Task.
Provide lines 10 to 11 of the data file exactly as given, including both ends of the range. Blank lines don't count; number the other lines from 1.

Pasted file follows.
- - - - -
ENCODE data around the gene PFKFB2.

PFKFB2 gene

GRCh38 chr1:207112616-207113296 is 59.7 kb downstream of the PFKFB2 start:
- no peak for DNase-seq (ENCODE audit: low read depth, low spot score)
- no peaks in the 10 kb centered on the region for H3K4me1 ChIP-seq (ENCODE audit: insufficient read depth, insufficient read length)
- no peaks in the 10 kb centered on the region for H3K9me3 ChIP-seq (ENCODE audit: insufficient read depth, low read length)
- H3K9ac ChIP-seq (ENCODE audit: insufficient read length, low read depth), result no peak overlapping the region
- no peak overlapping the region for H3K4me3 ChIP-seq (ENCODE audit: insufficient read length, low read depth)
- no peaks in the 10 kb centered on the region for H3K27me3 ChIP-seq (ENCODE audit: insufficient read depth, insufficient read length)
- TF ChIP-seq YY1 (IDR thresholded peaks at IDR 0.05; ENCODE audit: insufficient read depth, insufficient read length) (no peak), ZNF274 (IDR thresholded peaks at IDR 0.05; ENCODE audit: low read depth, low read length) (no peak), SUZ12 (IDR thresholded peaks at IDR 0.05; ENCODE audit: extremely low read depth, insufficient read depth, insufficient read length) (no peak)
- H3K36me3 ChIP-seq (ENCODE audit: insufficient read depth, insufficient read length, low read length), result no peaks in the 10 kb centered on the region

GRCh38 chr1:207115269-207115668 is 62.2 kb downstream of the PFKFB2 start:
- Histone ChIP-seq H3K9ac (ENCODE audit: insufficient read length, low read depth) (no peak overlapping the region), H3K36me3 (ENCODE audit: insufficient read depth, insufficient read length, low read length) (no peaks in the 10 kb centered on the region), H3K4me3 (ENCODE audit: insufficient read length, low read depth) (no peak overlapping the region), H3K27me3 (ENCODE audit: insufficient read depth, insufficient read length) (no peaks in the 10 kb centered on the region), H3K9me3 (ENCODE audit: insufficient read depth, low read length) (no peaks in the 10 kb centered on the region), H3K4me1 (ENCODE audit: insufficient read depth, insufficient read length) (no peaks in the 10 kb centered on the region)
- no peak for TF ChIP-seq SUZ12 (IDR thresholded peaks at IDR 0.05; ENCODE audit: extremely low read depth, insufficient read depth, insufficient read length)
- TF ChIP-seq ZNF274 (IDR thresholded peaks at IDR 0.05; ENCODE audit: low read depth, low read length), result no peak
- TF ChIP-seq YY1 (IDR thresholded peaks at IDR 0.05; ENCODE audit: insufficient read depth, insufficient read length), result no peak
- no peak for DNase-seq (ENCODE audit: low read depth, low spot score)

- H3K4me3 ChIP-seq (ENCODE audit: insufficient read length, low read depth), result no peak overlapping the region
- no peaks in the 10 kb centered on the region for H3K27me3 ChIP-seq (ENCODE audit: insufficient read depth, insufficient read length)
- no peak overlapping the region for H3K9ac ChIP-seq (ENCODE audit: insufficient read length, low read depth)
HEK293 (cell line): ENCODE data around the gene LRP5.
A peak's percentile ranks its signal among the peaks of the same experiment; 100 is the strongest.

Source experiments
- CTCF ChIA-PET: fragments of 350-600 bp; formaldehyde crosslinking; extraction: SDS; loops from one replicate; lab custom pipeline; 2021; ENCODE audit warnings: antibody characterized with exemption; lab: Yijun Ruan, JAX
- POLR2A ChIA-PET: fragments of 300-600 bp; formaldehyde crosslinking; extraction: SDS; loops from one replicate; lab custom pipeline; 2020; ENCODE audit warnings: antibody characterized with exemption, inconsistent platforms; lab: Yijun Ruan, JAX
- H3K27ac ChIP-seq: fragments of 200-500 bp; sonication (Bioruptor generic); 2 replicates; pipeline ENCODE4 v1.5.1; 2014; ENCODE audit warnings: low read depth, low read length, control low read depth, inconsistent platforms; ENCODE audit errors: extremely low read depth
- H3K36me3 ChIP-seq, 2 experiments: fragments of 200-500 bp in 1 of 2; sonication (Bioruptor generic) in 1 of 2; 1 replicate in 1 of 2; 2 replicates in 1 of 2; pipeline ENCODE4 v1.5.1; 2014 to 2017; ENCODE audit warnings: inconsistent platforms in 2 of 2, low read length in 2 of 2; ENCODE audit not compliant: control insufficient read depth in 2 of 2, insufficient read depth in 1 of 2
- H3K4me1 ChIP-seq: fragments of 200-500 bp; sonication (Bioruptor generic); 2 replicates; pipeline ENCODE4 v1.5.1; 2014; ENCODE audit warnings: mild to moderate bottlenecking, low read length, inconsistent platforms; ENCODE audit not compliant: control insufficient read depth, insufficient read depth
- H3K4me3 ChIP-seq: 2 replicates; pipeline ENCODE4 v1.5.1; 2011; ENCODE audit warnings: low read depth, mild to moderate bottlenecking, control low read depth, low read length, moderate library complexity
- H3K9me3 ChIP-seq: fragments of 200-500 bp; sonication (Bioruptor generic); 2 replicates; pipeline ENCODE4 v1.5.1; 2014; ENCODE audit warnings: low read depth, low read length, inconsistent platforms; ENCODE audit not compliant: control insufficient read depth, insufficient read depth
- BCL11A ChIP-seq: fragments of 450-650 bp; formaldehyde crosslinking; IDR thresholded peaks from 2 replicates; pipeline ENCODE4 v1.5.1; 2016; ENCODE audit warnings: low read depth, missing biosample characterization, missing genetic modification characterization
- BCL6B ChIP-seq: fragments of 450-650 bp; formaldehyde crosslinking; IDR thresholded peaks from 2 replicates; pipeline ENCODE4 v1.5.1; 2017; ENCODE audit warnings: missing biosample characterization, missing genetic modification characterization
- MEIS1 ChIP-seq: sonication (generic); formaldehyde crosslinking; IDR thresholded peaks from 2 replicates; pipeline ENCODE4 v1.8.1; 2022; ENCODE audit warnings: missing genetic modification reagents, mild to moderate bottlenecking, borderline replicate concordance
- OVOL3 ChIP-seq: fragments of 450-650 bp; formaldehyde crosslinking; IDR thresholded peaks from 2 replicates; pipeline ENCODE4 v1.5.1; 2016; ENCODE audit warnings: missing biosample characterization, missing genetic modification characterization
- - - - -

- TF ChIP-seq YY1 (IDR thresholded peaks at IDR 0.05; ENCODE audit: insufficient read depth, insufficient read length) (no peak), ZNF274 (IDR thresholded peaks at IDR 0.05; ENCODE audit: low read depth, low read length) (no peak), SUZ12 (IDR thresholded peaks at IDR 0.05; ENCODE audit: extremely low read depth, insufficient read depth, insufficient read length) (no peak)
- H3K36me3 ChIP-seq (ENCODE audit: insufficient read depth, insufficient read length, low read length), result no peaks in the 10 kb centered on the region